It was bound to happen.
With Justin Fields on the sideline recovering from a dislocated thumb, undrafted rookie quarterback Tyson Bagent led the Bears offense to a convincing, 30-12 victory over the visiting Las Vegas Raiders at Soldier Field on Sunday.
Oh boy. Let Bagent Mania commence.
Look, I like the kid. I rooted for him to succeed mostly because I’m a Bears fan and he was the starting quarterback against the Raiders. Only part of me rooted for him because of his underdog story, and virtually none of me rooted for him because of any ill will toward Fields.
There were probably three types of reactions to Sunday’s performance. Most Bears fans fell into one of three camps.
Camp 1: There should be no quarterback controversy; Bagent proved he’s capable of running an NFL offense and he executed what the coaching staff called for him. He should be the starting quarterback, period.
Camp 2: Good for Bagent, he succeeded in fill-in duty, but he was an undrafted player for a reason. He does not have the skill set of a premier starting quarterback and Fields should and will be the starter upon his healthy return to the field.
Camp 3: Let the games begin! This is a full-on quarterback controversy and if Bagent can replicate this performance in future starts (if Fields is still not healthy enough to return to the field) then the Bears will have a tough decision on their hands and might have to ride the hot hand.
For the record, I’m firmly in Camp 2. Fields is clearly the better player and offers the higher ceiling. I’m proud of Bagent and hope he continues to play well. But let’s be clear: if Fields is not the answer to the Bears’ quarterback problems, then it’ll most likely be a rookie from next year’s draft instead. It will not be Bagent.
I’ve been wrong before and will be wrong again, but I’m very confident in this position at the very least.
Against the Raiders, the Bears won the coin toss and elected to receive because head coach Matt Eberflus wanted to settle the nerves of his young signal caller right away. He didn’t want him anxiously waiting through a Raiders offensive drive. As it turned out, Bagent might have settled the nerves, but the Bears went three-and-out to open the game.
A quick screen pass to D.J. Moore — one of those confidence-building throws — was the first play call of the game. That gained four yards. Then Darrynton Evans got blown up on second down on a poorly-blocked run play and D’Onta Foreman took his eyes off a pass from Bagent on third down.
After the Bears defense allowed the Raiders to move the ball on their opening serires, Daniel Carlson missed a 41-yard field goal attempt and the game remained tied.
That’s when Bagent got to work. He led a 12-play, 69-yard drive that was capped off by a Foreman 2-yard touchdown plunge, the first of three scores for the backup running back. For the official record so as not to mislead, Bagent completed all four of his pass attempts on that drive for 22 yards. He nearly had a touchdown pass to D.J. Moore, but the receiver stepped out of bounds short of the end zone.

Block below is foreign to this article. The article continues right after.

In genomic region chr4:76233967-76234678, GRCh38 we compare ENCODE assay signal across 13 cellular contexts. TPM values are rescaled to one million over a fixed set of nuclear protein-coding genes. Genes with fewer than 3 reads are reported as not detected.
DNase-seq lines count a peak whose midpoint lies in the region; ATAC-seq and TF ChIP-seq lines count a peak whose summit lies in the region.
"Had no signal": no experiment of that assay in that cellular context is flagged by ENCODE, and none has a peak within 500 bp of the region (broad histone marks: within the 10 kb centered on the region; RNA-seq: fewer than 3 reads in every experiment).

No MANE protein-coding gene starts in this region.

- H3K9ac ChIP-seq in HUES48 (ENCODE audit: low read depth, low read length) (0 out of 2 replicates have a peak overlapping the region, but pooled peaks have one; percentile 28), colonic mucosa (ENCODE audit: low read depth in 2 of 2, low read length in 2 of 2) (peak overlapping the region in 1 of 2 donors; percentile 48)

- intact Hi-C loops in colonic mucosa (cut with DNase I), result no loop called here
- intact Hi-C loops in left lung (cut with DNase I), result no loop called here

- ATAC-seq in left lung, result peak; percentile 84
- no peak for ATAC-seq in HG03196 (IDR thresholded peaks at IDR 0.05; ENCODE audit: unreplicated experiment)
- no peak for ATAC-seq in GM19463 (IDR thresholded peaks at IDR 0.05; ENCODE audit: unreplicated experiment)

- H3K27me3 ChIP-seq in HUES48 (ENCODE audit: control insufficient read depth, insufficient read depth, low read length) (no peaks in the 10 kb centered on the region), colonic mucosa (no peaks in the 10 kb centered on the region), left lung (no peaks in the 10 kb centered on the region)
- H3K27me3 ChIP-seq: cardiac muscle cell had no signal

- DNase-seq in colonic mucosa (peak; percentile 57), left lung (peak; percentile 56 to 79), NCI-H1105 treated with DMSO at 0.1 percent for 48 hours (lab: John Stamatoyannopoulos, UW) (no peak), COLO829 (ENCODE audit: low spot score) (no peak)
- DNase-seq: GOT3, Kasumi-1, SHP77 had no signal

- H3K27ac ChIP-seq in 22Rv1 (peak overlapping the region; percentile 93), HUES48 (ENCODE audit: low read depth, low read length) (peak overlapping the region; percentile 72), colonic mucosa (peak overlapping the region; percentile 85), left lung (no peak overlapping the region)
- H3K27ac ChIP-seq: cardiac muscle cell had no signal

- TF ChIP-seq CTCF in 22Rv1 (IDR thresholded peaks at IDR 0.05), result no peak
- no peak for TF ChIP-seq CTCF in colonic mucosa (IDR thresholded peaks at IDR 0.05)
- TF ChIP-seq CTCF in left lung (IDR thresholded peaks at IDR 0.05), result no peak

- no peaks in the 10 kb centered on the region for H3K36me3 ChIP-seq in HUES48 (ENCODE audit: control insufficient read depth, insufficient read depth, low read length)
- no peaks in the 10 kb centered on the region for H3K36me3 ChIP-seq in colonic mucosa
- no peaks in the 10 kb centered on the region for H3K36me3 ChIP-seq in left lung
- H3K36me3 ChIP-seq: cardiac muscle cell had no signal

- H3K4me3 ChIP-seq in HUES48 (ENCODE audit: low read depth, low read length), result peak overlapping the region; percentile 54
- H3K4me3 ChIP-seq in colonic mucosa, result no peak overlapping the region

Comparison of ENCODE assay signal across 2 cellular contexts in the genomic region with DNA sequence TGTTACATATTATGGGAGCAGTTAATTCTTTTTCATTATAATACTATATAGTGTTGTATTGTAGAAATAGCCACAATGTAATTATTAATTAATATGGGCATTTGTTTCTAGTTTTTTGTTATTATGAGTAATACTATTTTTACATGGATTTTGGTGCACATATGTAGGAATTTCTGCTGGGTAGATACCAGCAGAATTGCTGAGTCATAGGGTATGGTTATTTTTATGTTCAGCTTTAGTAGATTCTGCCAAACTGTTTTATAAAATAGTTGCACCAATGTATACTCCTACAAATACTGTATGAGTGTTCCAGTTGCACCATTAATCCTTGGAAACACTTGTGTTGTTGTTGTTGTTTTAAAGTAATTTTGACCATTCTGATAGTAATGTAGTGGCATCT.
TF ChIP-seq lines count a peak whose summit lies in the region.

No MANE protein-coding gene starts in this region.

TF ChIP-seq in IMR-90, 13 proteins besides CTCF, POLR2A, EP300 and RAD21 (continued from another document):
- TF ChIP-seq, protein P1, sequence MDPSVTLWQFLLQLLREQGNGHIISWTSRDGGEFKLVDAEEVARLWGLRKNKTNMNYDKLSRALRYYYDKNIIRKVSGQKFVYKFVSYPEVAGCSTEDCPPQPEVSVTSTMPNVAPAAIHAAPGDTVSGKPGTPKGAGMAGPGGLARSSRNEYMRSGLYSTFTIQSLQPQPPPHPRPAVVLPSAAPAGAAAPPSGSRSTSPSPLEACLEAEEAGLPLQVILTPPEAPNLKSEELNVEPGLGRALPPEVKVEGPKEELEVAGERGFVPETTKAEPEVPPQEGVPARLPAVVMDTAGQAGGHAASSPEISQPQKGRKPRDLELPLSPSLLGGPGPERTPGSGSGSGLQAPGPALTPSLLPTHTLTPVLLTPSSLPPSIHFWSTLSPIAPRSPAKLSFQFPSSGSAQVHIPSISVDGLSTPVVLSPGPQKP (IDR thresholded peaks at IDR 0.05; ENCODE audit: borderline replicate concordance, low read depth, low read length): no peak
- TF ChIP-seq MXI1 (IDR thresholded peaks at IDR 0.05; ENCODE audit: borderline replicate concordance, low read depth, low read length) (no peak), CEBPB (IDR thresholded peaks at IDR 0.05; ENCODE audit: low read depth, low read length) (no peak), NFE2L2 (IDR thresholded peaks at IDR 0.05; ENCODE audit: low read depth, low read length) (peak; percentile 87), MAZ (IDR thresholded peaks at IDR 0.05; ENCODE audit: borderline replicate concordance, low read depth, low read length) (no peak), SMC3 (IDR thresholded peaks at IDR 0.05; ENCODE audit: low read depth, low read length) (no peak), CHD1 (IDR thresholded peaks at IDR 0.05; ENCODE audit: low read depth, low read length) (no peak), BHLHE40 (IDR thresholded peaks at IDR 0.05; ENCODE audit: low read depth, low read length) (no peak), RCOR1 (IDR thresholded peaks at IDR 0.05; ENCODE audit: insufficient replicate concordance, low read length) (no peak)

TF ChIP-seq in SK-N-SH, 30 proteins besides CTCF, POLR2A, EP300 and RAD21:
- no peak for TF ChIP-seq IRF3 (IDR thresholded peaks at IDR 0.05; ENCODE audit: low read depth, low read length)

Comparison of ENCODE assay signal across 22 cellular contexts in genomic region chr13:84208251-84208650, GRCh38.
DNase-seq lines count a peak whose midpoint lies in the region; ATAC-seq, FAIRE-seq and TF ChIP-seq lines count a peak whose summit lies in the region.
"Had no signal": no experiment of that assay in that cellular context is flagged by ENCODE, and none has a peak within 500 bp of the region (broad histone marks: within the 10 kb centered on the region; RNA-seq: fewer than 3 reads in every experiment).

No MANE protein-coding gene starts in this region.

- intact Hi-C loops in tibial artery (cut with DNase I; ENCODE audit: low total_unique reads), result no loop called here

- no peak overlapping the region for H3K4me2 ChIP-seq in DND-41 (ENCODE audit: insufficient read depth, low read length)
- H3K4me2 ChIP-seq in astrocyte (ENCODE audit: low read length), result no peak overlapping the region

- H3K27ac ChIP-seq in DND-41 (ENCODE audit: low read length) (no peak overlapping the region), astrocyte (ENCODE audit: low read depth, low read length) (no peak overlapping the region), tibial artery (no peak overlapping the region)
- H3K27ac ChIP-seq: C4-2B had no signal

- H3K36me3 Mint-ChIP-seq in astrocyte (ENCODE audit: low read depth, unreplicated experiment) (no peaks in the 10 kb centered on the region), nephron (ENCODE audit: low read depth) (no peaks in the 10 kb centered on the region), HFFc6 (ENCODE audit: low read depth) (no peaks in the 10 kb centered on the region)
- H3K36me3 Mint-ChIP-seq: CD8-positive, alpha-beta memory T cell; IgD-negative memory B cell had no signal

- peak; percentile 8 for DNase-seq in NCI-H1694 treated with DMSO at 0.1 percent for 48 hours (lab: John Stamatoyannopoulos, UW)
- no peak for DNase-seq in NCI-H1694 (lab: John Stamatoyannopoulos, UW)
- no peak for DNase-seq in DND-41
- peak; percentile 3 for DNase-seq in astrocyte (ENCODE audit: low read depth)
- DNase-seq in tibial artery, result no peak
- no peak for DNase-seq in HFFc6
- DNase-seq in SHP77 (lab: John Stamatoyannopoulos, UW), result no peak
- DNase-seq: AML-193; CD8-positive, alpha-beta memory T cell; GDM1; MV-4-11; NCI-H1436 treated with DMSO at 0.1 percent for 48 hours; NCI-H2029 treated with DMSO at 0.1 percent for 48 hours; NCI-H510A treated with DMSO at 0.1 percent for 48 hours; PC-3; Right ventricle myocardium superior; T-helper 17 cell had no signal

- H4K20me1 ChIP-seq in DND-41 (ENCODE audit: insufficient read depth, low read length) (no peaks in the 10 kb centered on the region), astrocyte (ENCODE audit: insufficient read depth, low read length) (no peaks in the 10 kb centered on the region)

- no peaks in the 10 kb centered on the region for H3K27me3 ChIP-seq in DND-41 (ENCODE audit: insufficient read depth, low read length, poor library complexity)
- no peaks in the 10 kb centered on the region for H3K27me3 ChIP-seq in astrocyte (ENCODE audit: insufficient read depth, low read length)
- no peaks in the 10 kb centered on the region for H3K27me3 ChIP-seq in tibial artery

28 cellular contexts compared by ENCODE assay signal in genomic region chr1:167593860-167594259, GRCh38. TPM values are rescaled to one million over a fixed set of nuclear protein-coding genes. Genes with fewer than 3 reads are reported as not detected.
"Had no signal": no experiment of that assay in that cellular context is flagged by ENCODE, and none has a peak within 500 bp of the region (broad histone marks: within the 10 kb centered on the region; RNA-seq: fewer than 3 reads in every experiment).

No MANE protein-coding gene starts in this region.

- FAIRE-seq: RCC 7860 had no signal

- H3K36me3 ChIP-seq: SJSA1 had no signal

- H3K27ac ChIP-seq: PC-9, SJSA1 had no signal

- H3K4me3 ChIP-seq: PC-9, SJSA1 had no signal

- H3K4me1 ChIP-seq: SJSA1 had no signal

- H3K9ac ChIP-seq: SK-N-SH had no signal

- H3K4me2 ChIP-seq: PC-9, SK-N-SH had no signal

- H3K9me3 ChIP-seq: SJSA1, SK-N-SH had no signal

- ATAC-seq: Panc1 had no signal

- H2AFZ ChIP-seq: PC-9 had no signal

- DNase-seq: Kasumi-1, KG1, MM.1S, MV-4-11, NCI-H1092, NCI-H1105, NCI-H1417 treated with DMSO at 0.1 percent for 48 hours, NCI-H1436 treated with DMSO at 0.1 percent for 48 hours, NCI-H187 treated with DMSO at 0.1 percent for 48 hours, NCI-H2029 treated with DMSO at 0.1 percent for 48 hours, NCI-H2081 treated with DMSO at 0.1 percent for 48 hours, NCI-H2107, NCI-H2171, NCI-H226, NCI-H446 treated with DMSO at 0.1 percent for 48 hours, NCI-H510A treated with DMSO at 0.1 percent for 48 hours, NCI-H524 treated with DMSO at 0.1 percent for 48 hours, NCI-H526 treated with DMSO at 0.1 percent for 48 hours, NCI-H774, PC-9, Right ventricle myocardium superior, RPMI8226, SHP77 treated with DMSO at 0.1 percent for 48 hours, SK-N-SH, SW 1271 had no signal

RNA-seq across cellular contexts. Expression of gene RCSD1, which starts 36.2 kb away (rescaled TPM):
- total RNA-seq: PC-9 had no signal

Two drives later, following a Tremaine Edmunds interception, Foreman scored the second of his three touchdowns from three yards out after Bagent and the run game drove 34 yards on 6 plays to take a 14-0 lead.
Little did we know at that time, but that would be enough points for the entire game. The Bears defense played a very strong game, allowing just 235 total yards and 12 points while recording three interceptions.
The run defense, which has been playing surprisingly well this year, held Raiders running back Josh Jacobs to just 35 yards on 11 carries for a paltry 3.2 yards per carry.
In the second half, the offense did not take its foot off the pedal as it kept bullying the Raiders’ defensive front.
On their first drive of the half, Foreman got all lathered up and broke off runs of 14 and 9 yards while also catching passes for 17, 9 and 5 yards, the last of which resulted in the running back’s third score of the game.
After that 15-play drive that covered 88 yards and chewed up more than 8 minutes of game clock, the team went right back to work on their very next series.
The Bears again let their ground game do the punishing work as Foreman, Evans, and even Travis Homer all joined the fun. Bagent only completed one of two passes on that 12-play drive that ended with a Cairo Santos field goal.
Now holding a 24-6 lead with a little under half a quarter left to play, it appeared the Bears were well within striking range of their first home victory since early last season.
That’s when cornerback Jaylon Johnson put his stamp on the game, jumping a route and running back a 39-yard pick six to give the team a 30-6 lead. As the Raiders offense went right back out on the field, Johnson again recorded an interception for good measure.
The Raiders would eventually score a meaningless touchdown on their next offensive possession, but the Bears had essentially completed a thorough butt-kicking by that point.
To recap: Bagent played a very efficient game, completing 21 of 29 passes for 162 yards, a touchdown and no interceptions, with a 97.2 passer rating. That was a good outing, but clearly the Bears relied on the run game to power their offense against the Raiders.
Now, is it entirely possible that the offensive coaching staff gives Bagent a little more leeway next week on Sunday Night Football against the Chargers (considering Fields is very likely to miss that game, if not a few more after it)? You bet it’s possible. And if the kid is worth his salt, he’ll make incremental gains in his ability to throw downfield and make plays beyond 20 yards.
But for now, let’s give the kid his due credit, acknowledge that the game plan was heavily designed to limit the amount of throws he needed to make beyond the sticks, and understand that Fields is still the QB1 on this ball club.
But what a fun win that was for the rook!